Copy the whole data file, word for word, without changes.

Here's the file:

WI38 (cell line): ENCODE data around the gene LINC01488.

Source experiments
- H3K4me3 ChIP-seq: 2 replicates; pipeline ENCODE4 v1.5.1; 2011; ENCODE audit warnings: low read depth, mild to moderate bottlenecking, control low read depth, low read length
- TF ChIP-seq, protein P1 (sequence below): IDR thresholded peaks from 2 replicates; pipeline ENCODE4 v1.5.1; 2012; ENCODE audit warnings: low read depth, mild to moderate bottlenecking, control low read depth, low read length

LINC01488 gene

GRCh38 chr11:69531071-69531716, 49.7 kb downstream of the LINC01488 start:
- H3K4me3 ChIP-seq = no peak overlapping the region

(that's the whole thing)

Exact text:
WI38 (cell line): ENCODE data around the gene LINC01488.

Source experiments
- H3K4me3 ChIP-seq: 2 replicates; pipeline ENCODE4 v1.5.1; 2011; ENCODE audit warnings: low read depth, mild to moderate bottlenecking, control low read depth, low read length
- TF ChIP-seq, protein P1 (sequence below): IDR thresholded peaks from 2 replicates; pipeline ENCODE4 v1.5.1; 2012; ENCODE audit warnings: low read depth, mild to moderate bottlenecking, control low read depth, low read length

LINC01488 gene

GRCh38 chr11:69531071-69531716, 49.7 kb downstream of the LINC01488 start:
- H3K4me3 ChIP-seq = no peak overlapping the region